Barbatula toni Yeongwol in Gangwon-do (4) 1
Micropterus almoides Imsil in Jeonbuk (17) 6
Carassius carassius Gokseong (18) / Naju (20) in Jeonnam 5/2
Gyeongho-gang in Gyeongnam (29) 7
Opsariichthys bidens Gokseong in Jeonnam (18) 5
Siniperca scherzeri Gokseong in Jeonnam (18) 1
Coilia ectense Haman-gun in Gyeongnam (31) 20
Pseudorasbora parva Pocheon (5) / Gapyeong (6) in Gyeonggi-do 34/18
Okcheon in Chungbuk (11) / Gongju in Chungnam (13) 10/14
Gimcheon in Gyeongbuk (23) / Miryang in Gyeongnam (26) 17/15
Pungtungia herzi Yeongwol in Gangwon-do (4) 1
Anheung-myeon in Gangwon-do (3) 11
Chungju in Chungbuk (8) / Miryang in Gyeongnam (26) 10/10
Pseudogobio esocinus Yeongwol in Gangwon-do (4) 1
Okcheon (11) / Chungju (8) in Chungbuk 10/14
Nonsan in Chungnam (14) / Yecheon in Gyeongbuk (21) 14/15
Gyeongho-gang in Gyeongnam (29) 13
Acheilognathus intermedia Yeongi (12) / Nonsan (14) in Chungnam 2/15
Gokseong (18) / Naju (20) in Jeonnam 2/5
Shian in Gyeongnam (34) 16
Odontobutis interrupta Yeongwol in Gangwon-do (4) / Okcheon in Chungbuk (11) 1/3
Yeongcheon in Gyeongbuk (24) 1
Gyeongho-gang in Gyeongnam (29) 1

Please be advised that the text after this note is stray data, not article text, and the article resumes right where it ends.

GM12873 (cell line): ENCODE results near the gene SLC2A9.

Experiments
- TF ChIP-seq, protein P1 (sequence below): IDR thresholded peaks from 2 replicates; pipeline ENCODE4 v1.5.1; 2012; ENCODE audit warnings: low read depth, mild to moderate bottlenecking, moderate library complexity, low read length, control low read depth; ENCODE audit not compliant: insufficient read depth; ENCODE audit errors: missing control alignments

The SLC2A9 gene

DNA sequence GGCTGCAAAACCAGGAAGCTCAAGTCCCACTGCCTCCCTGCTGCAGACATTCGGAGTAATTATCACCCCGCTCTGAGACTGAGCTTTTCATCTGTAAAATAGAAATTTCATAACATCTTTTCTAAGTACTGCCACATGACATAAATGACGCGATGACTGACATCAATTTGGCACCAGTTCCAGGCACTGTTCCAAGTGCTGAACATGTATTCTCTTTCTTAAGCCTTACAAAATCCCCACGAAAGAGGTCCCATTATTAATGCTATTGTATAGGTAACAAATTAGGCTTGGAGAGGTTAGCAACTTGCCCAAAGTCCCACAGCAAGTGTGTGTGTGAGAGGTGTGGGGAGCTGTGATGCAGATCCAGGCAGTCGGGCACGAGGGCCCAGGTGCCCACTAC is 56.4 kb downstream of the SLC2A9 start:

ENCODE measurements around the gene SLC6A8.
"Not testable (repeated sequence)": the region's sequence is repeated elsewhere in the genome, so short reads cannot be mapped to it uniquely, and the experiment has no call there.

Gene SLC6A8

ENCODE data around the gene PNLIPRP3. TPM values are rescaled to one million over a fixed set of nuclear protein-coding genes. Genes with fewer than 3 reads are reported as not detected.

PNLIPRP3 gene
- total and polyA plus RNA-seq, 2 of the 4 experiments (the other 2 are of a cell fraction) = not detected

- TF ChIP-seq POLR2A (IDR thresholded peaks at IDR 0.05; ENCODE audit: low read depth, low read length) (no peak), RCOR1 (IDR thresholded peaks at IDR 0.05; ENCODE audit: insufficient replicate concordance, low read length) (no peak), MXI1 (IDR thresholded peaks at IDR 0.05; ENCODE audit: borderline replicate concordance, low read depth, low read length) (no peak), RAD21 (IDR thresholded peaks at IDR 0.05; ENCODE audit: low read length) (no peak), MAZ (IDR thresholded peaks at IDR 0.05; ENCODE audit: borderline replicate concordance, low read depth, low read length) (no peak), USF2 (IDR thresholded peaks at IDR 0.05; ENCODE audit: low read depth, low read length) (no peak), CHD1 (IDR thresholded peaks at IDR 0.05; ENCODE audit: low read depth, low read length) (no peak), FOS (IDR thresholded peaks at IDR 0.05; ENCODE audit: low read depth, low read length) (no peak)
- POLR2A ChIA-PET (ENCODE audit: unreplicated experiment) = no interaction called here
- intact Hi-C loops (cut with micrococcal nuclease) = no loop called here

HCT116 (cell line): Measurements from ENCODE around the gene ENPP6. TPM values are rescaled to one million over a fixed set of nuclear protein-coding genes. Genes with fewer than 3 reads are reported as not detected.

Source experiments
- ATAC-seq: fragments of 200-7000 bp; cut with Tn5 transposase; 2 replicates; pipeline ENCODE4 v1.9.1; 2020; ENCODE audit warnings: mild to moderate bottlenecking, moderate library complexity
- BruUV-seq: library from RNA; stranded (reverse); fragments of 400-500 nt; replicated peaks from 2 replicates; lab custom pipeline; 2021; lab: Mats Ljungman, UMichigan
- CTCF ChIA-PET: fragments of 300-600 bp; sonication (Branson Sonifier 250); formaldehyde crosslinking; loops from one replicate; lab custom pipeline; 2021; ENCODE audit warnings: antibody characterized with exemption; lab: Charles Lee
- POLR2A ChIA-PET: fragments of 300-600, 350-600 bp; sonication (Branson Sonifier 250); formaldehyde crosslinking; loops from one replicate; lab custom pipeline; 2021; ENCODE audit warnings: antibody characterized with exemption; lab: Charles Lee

Zacco platypus Yeongwol (4) / Anheung-myeon (3) in Gangwon-do (4) 1/10
Gokseong in Jeonnam (18) / Gimhae in Gyeongnam (32) 10/2
Gyeongho-gang in Gyeongnam (29) 2
Zacco temmincki Yeongwol in Gangwon-do (4) 2
Hemibarbus labeo Chungju in Chungbuk (8) / Gokseong in Jeonnam (18) 10/13
Goryeong in Gyeongbuk (25) 1
Gyeongho-gang in Gyeongnam (29) 1
Misgurnus mizolepis Pocheon in Gyeonggi-do (5) 2
Freshwater shrimp Yangpyeong in Gyeonggi-do (7) / Shinan in Gyeongnam (34) 7/13
Table 3.
Infection status with Metagonimus sp. metacercariae (MC) in freshwater fish by species and localities
Species of fish Localities of fish collection (numbers in Fig. 1) No. examined No. (%) positive Mean No. (range) of MC/fish
Zacco platypus Yeongwol in Gangwon-do (4) 1 1 (100) 1 (1)
Gokseong in Jeonnam (18) 5 4 (80) 11 (1-15)
Naju in Jeonnam (20) 5 2 (40) 2 (2-4)
Pseudorasbora parva Imsil in Jeonbuk (17) 10 2 (20) 3 (2-8)
Gokseong in Jeonnam (18) 4 4 (100) 3 (1-6)
Carassius carassius Gokseong in Jeonnam (18) 5 5 (100) 7 (2-12)
Naju in Jeonnam (20) 2 2 (100) 12 (2-15)
Acheilognathus intermedia Gokseong in Jeonnam (18) 2 2 (100) 3 (2-4)
Pseudogobio esocinus Sancheong in Gyeongnam (30) 10 2 (20) 5 (1-9)